It is currently the final week of August: a good few months after I finished university and began the inevitable job hunt/rest of my life. A period of my life that I always knew would be tough- delving into the unknown. But even only a number of months ago, I wouldn't have predicted it being anything like this.
Graduating during a pandemic can come with it's benefits, if you make a reeeeaaaaal effort to search for the positive side. You're given a copious amount of time to discover what you really want out of life. Where you want to go next. Who you are. A whole lot of 'soul-searching' and overthinking time.
But that's literally it. And we all know where overthinking can lead us.
I think I felt this kind of optimism for a total of two weeks??? I can confidently confirm that journalism is still the career path I want to take. I do know myself a lil bit better. Turns out I like cardio and eating granary bread more than I thought I did. However, no matter how many positive affirmation vids you watch on YouTube, or reassuring talks you have with pals, family members, your pets etc....reality always comes flooding back.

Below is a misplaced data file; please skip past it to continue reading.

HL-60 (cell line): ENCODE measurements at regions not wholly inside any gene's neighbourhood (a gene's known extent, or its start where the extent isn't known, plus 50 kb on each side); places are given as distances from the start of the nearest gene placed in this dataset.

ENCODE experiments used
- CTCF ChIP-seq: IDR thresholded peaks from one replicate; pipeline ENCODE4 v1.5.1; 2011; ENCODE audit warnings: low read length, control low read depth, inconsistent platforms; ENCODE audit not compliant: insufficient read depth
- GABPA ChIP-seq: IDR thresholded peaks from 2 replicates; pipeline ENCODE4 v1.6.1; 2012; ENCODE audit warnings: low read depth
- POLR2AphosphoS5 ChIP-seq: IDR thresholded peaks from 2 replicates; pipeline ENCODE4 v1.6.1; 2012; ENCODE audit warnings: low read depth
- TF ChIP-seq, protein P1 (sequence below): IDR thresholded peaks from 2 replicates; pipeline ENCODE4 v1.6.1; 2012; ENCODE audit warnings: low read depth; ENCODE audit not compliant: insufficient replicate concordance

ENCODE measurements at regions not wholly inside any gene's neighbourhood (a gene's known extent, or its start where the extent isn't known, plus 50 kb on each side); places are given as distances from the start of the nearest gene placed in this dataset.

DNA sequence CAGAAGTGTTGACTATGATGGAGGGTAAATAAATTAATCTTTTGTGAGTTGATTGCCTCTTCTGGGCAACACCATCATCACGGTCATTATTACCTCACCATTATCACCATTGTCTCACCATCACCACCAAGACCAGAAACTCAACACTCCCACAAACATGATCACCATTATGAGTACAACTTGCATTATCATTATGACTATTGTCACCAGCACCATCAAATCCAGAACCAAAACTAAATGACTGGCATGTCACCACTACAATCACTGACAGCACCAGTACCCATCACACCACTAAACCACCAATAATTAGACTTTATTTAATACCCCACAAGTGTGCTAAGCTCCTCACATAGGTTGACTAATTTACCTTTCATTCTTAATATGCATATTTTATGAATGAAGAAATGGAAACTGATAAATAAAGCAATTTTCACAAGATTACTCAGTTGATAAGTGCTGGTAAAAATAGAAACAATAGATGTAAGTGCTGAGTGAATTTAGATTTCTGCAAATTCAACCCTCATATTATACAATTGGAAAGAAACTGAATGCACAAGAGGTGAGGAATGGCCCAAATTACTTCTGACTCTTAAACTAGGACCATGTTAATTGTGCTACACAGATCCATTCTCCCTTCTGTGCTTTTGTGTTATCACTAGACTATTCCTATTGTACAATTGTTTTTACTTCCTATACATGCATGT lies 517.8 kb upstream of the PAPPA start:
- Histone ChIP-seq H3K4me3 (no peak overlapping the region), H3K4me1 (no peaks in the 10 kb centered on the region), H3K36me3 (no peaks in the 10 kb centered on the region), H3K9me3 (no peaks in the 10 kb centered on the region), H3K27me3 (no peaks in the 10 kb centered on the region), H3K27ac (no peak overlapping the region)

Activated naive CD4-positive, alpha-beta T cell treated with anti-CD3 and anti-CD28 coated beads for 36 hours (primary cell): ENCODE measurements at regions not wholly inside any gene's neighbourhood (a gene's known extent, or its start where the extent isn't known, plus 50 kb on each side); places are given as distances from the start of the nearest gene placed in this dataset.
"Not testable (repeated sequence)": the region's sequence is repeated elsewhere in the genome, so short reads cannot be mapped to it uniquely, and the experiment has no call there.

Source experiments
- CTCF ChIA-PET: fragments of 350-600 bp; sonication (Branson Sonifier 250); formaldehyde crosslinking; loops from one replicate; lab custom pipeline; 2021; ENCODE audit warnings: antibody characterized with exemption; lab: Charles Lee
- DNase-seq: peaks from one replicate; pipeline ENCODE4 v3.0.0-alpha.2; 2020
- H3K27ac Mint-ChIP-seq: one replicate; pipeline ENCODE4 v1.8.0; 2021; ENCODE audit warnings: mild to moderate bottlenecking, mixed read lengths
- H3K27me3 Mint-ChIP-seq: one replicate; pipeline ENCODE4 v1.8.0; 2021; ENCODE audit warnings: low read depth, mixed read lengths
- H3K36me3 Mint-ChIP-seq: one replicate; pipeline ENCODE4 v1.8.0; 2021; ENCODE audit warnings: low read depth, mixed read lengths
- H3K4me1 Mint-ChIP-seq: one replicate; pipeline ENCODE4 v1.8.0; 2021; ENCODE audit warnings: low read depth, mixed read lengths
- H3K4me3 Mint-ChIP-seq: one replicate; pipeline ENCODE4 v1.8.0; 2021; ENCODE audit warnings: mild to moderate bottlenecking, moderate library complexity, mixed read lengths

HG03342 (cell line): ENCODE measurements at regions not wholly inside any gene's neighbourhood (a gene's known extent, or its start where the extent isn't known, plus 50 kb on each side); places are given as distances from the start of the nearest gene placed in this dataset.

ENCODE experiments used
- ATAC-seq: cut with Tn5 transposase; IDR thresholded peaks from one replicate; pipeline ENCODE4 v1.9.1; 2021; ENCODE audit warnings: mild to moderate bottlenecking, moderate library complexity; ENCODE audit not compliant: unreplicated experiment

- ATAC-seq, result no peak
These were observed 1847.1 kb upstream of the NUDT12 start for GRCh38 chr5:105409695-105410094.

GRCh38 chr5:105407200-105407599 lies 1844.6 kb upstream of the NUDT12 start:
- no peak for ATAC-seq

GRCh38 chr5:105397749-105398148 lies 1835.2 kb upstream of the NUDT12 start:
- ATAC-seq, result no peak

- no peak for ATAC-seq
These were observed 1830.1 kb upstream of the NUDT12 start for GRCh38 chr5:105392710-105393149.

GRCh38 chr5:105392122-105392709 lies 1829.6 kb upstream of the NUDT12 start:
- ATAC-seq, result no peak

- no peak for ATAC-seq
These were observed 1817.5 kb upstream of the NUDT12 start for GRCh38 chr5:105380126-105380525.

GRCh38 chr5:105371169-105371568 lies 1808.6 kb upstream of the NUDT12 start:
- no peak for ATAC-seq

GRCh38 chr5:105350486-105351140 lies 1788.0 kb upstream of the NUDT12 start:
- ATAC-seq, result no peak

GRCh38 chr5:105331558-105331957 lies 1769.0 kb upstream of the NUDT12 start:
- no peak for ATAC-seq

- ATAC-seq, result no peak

You're trying to start the next chapter of your life during a bloody pandemic and recession.
And yes, before the inevitable question comes: I have thought about doing a Masters. In fact, I've probably thought about that more than anything else. To some extent I agree with those who favour the extra year in education, it does kinda make sense. I am more than aware that the job market isn't thriving right now, and it's only an extra year, just a minor 9 months, another thing to boost my CV. But then I remember that I completed my BA Honours degree for that extra sauce on the top of my CV, and I'm not confident that it's getting me any closer to getting a job than the millions of other people in the country who were made redundant, graduated, or are simply seeking work right now.
Whilst I am using all my efforts to remain resilient and positive, I would be lying if I said this period of my life doesn't scare me. Sure, I probably won't get this amount of free time again until I retire, and it might be something I look back on and realise that I never knew how good I had it. But God, don't I miss having something to wake up for and a purpose. Admittedly I didn't attend every one of my lectures and I couldn't tell you when I ever contributed more than two sentences to a seminar, but at least I had a title. I was a student. I was doing something.
So, to summarise, this post-graduation life isn't easy. The novelty of lie-ins and Netflix binges wears off. We've gone past the point where everyone, student or not, was making banana bread and drinking homemade whipped coffees. Normality, to some degree, has resumed. And it's not a riveting experience watching everyone, beside yourself, get back to their lives. I acknowledge that this won't last forever, and maybe a future employer might read this and it might be the reason they don't choose me for the job. But this is real. This is how I am feeling...
...and I doubt I'm the only one.